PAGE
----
Competition seeks innovations to sort and segregate radioactive waste

A £3.9m competition has been launched to find innovative ways sorting and segregating radioactive waste at some of the UK’s oldest nuclear sites.

radioactive waste
Sorting and segregating waste competition launches (Image: NDA)

The Nuclear Decommissioning Authority and Innovate UK are calling on companies to come up with new ideas and innovative approaches to the challenge, which could include the use of robotics, sensors, artificial intelligence, and autonomous systems.

UK to tackle nuclear waste with robots and AI

NDA said the Sort and Segregate Nuclear Waste competition is open to any interested organisations to form consortia and develop a plan to address the challenge. It involves work at Sellafield and several Magnox nuclear reactor sites.

In a statement, Sara Huntingdon, the NDA’s Head of Innovation, said: “Dealing with waste is a huge ongoing challenge for us as we progress our mission to decommission nuclear sites. We want people to be creative and help us develop new and innovative solutions. We welcome technologies from all sectors - organisations don’t have to have nuclear experience - just great ideas and a passion for turning those into a reality.”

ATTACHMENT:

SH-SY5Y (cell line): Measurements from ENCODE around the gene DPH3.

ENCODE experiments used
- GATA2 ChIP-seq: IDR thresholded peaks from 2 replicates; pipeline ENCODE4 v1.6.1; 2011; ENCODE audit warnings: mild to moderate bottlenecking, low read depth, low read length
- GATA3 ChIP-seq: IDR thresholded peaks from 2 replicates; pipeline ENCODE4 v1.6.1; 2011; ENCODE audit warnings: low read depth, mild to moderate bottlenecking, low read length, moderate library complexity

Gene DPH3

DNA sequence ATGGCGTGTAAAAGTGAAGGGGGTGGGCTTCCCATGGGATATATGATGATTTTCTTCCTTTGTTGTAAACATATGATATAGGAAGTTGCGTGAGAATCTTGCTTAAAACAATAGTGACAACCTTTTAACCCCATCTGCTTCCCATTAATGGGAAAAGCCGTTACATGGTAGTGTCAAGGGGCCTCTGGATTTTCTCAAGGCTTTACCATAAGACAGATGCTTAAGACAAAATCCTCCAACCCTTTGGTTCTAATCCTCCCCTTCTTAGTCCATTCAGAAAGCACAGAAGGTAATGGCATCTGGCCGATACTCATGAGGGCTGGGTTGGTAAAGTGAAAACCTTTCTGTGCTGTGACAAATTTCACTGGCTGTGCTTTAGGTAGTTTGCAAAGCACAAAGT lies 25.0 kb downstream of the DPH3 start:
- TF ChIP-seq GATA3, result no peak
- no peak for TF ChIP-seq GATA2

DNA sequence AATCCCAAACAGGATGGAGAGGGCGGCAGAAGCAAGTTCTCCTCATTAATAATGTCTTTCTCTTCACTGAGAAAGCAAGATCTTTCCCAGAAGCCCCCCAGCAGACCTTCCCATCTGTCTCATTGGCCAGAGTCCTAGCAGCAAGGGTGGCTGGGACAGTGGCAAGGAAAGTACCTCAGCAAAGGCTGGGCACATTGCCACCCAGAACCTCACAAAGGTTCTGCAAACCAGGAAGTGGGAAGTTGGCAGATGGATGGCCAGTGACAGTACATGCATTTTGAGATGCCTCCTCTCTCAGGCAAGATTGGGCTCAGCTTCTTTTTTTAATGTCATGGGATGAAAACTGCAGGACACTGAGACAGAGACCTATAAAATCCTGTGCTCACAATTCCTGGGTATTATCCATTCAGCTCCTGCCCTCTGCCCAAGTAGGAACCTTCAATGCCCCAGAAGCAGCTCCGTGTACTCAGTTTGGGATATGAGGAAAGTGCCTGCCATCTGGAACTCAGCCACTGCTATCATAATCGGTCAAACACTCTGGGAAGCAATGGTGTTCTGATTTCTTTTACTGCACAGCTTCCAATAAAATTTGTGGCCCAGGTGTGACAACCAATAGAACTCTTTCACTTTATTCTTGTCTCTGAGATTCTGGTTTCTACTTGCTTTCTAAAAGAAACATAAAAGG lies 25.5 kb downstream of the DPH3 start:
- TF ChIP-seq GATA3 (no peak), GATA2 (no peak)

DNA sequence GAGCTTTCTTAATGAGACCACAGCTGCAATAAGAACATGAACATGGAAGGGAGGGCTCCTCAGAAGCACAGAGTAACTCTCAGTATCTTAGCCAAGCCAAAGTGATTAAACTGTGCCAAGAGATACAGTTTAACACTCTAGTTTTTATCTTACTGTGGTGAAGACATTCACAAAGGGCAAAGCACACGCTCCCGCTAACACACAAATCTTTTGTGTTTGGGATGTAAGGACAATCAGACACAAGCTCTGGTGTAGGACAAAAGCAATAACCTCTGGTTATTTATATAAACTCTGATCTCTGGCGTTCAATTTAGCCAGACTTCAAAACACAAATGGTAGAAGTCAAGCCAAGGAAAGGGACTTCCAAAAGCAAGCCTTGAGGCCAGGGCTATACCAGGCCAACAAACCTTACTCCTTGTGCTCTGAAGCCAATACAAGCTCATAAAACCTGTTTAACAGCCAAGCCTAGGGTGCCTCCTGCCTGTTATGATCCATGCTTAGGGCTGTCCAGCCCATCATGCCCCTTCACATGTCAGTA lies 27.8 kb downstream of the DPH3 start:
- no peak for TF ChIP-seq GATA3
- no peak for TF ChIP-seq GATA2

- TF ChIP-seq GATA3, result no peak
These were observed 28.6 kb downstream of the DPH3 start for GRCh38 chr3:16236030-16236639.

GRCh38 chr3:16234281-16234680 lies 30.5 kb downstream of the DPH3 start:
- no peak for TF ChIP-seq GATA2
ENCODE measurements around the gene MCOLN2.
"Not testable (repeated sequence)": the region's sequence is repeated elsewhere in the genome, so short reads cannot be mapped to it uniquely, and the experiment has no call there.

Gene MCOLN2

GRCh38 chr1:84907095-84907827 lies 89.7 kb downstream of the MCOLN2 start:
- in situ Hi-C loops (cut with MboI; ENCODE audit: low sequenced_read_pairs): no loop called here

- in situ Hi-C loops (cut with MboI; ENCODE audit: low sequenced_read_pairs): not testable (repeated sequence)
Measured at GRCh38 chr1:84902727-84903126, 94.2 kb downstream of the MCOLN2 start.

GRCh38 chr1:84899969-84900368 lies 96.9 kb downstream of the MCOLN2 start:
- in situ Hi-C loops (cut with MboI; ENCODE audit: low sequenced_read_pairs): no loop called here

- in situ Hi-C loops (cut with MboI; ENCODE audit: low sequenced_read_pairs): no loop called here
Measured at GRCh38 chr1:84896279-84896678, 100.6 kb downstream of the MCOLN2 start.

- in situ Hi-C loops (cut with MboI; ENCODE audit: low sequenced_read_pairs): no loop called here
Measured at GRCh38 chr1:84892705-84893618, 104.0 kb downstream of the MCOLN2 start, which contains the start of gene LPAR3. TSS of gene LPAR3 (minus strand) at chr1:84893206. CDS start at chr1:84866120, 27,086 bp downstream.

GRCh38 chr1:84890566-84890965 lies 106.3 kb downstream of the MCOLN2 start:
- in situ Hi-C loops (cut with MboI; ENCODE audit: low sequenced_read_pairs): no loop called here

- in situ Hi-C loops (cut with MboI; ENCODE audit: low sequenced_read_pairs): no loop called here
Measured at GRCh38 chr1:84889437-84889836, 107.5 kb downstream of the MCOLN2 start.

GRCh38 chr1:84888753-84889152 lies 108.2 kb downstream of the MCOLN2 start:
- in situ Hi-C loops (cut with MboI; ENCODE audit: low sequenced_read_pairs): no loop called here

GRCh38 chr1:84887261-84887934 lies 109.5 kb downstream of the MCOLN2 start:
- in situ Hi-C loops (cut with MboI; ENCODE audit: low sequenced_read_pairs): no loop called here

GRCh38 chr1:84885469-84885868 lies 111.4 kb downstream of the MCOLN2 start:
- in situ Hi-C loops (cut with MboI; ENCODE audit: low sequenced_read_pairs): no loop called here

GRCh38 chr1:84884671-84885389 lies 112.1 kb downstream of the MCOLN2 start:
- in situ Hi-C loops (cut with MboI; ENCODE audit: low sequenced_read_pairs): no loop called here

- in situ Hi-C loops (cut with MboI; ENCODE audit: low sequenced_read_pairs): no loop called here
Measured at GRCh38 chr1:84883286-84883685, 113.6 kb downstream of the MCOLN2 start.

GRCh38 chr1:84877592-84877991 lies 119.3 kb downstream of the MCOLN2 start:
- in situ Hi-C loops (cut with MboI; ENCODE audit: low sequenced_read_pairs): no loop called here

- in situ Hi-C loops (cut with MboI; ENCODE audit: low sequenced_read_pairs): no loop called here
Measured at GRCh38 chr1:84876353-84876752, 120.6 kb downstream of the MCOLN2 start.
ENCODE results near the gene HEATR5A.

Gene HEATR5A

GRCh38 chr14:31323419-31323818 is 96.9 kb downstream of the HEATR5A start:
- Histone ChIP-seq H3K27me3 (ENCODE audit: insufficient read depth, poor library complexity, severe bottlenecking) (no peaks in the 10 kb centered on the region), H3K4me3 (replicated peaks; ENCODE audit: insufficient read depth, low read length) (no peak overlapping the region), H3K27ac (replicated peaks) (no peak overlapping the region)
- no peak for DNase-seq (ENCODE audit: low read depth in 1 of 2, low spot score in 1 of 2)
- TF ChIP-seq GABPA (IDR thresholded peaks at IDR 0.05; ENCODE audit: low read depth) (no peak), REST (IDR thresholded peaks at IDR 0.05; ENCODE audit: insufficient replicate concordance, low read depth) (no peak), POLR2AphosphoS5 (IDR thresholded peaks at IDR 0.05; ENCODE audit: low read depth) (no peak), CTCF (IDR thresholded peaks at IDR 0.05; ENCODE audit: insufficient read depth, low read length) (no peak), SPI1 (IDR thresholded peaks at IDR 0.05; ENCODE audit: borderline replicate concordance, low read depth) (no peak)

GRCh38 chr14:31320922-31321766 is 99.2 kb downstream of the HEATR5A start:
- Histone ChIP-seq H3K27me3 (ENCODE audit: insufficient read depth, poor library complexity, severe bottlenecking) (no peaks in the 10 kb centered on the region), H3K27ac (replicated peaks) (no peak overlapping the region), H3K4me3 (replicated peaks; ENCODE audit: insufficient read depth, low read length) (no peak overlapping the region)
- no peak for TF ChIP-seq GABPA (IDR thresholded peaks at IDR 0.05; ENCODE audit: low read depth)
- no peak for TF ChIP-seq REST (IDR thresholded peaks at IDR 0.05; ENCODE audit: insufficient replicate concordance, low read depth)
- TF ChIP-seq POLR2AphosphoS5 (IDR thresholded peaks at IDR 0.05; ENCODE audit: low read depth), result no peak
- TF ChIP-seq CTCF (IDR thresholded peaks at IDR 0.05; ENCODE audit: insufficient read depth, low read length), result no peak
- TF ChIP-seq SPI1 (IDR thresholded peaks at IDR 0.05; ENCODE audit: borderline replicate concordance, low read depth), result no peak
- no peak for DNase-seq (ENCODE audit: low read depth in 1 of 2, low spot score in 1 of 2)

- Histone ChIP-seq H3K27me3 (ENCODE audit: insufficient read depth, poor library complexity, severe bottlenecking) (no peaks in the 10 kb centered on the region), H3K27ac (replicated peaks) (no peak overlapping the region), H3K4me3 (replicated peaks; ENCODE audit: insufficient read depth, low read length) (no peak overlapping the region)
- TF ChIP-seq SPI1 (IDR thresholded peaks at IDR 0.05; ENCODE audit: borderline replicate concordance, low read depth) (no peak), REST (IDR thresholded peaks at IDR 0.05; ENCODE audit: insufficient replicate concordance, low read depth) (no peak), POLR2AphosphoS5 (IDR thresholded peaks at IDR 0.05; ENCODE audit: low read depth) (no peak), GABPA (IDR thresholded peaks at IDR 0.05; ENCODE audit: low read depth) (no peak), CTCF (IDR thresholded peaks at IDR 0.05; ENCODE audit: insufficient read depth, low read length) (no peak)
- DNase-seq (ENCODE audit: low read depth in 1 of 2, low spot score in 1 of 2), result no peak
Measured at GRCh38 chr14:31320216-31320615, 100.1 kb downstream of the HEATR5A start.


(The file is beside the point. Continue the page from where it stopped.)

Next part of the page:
“This is a great opportunity for UK organisations to grow their business and at the same time help deal with the country’s nuclear waste in a safer, faster and cheaper way,” said Derek Allen, Innovate UK’s Nuclear Innovation Lead.

This is the second competition to encourage integrated innovation in nuclear decommissioning. The first launched in 2017 to find solutions to help decommission highly radioactive facilities at Sellafield. In total, 15 submissions were identified in phase one as having potential, five went forward to phase two to develop their ideas further, and two winning consortia were then chosen to develop their ideas.

Applications for the latest competition are open from August 17. NDA said that several consortia will be chosen in February 2021 to carry out a three-month feasibility study into their idea for handling radioactive waste, for which they will each be awarded up to £50,000. The best submissions will then be given up to £750,000 to go forward to the design and build phase of the project, which can last up to 15 months.

Details on the technical specification can be found here.